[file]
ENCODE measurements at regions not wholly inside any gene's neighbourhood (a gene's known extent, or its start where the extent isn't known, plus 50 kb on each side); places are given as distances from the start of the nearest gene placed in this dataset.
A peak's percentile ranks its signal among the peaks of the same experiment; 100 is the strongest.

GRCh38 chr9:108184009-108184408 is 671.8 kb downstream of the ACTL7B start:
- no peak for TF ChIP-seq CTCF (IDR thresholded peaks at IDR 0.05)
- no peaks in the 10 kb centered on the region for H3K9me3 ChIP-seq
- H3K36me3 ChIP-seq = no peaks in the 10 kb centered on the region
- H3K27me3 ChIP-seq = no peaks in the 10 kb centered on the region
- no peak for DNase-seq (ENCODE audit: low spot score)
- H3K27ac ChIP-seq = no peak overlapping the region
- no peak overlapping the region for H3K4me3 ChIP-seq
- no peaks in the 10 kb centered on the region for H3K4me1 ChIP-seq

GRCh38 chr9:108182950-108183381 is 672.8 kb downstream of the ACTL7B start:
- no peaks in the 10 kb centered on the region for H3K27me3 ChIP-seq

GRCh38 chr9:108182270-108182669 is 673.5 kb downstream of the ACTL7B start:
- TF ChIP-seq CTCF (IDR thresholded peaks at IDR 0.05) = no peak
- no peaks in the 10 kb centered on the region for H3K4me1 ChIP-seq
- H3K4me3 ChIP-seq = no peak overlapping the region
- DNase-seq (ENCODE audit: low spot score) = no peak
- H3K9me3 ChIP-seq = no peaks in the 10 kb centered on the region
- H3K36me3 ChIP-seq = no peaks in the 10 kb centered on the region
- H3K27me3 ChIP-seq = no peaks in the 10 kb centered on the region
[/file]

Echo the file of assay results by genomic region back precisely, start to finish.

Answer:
ENCODE measurements at regions not wholly inside any gene's neighbourhood (a gene's known extent, or its start where the extent isn't known, plus 50 kb on each side); places are given as distances from the start of the nearest gene placed in this dataset.
A peak's percentile ranks its signal among the peaks of the same experiment; 100 is the strongest.

GRCh38 chr9:108184009-108184408 is 671.8 kb downstream of the ACTL7B start:
- no peak for TF ChIP-seq CTCF (IDR thresholded peaks at IDR 0.05)
- no peaks in the 10 kb centered on the region for H3K9me3 ChIP-seq
- H3K36me3 ChIP-seq = no peaks in the 10 kb centered on the region
- H3K27me3 ChIP-seq = no peaks in the 10 kb centered on the region
- no peak for DNase-seq (ENCODE audit: low spot score)
- H3K27ac ChIP-seq = no peak overlapping the region
- no peak overlapping the region for H3K4me3 ChIP-seq
- no peaks in the 10 kb centered on the region for H3K4me1 ChIP-seq

GRCh38 chr9:108182950-108183381 is 672.8 kb downstream of the ACTL7B start:
- no peaks in the 10 kb centered on the region for H3K27me3 ChIP-seq

GRCh38 chr9:108182270-108182669 is 673.5 kb downstream of the ACTL7B start:
- TF ChIP-seq CTCF (IDR thresholded peaks at IDR 0.05) = no peak
- no peaks in the 10 kb centered on the region for H3K4me1 ChIP-seq
- H3K4me3 ChIP-seq = no peak overlapping the region
- DNase-seq (ENCODE audit: low spot score) = no peak
- H3K9me3 ChIP-seq = no peaks in the 10 kb centered on the region
- H3K36me3 ChIP-seq = no peaks in the 10 kb centered on the region
- H3K27me3 ChIP-seq = no peaks in the 10 kb centered on the region